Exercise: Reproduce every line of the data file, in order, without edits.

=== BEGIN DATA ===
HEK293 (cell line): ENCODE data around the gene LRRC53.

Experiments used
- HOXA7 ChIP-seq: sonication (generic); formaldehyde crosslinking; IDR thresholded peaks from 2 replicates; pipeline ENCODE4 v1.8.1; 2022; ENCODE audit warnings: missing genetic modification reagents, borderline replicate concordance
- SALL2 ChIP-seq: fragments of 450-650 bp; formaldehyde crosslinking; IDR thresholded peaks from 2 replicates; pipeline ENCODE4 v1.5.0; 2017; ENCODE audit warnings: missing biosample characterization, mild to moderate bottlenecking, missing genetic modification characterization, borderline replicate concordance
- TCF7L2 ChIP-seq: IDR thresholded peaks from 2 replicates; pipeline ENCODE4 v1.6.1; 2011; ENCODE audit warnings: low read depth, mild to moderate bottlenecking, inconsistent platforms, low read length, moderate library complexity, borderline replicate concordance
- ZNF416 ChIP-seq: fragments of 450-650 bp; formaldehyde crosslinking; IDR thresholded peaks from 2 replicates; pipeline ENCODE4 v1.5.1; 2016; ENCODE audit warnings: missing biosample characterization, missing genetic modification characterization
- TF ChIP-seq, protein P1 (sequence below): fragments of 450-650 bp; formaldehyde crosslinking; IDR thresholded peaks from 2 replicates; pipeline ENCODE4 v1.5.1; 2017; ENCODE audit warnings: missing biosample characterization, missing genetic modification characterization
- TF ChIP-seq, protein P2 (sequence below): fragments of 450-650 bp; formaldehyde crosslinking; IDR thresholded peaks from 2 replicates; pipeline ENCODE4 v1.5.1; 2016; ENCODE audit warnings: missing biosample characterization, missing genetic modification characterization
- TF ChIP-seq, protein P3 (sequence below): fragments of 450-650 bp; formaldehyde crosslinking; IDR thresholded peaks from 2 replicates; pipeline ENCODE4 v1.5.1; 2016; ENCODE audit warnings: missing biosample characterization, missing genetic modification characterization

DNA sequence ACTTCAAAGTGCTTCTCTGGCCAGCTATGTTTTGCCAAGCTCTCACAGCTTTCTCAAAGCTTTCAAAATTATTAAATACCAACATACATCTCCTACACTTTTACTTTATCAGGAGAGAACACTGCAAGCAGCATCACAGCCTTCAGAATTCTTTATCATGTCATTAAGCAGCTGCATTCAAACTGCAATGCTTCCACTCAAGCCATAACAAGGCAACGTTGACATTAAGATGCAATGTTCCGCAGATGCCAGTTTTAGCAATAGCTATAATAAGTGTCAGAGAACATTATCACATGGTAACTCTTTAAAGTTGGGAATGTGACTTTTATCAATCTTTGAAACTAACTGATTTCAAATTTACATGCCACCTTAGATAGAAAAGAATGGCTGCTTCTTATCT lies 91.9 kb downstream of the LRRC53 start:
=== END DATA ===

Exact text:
HEK293 (cell line): ENCODE data around the gene LRRC53.

Experiments used
- HOXA7 ChIP-seq: sonication (generic); formaldehyde crosslinking; IDR thresholded peaks from 2 replicates; pipeline ENCODE4 v1.8.1; 2022; ENCODE audit warnings: missing genetic modification reagents, borderline replicate concordance
- SALL2 ChIP-seq: fragments of 450-650 bp; formaldehyde crosslinking; IDR thresholded peaks from 2 replicates; pipeline ENCODE4 v1.5.0; 2017; ENCODE audit warnings: missing biosample characterization, mild to moderate bottlenecking, missing genetic modification characterization, borderline replicate concordance
- TCF7L2 ChIP-seq: IDR thresholded peaks from 2 replicates; pipeline ENCODE4 v1.6.1; 2011; ENCODE audit warnings: low read depth, mild to moderate bottlenecking, inconsistent platforms, low read length, moderate library complexity, borderline replicate concordance
- ZNF416 ChIP-seq: fragments of 450-650 bp; formaldehyde crosslinking; IDR thresholded peaks from 2 replicates; pipeline ENCODE4 v1.5.1; 2016; ENCODE audit warnings: missing biosample characterization, missing genetic modification characterization
- TF ChIP-seq, protein P1 (sequence below): fragments of 450-650 bp; formaldehyde crosslinking; IDR thresholded peaks from 2 replicates; pipeline ENCODE4 v1.5.1; 2017; ENCODE audit warnings: missing biosample characterization, missing genetic modification characterization
- TF ChIP-seq, protein P2 (sequence below): fragments of 450-650 bp; formaldehyde crosslinking; IDR thresholded peaks from 2 replicates; pipeline ENCODE4 v1.5.1; 2016; ENCODE audit warnings: missing biosample characterization, missing genetic modification characterization
- TF ChIP-seq, protein P3 (sequence below): fragments of 450-650 bp; formaldehyde crosslinking; IDR thresholded peaks from 2 replicates; pipeline ENCODE4 v1.5.1; 2016; ENCODE audit warnings: missing biosample characterization, missing genetic modification characterization

DNA sequence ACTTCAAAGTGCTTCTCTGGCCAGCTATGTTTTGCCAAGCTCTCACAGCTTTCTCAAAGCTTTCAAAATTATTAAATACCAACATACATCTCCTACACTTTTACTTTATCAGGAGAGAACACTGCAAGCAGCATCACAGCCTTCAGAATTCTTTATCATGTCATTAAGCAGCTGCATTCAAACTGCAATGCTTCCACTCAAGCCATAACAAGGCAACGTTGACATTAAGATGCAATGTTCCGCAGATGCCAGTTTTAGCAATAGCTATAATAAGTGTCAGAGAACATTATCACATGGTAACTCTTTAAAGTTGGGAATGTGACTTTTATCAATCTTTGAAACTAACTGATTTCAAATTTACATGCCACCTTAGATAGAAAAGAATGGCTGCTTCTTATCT lies 91.9 kb downstream of the LRRC53 start: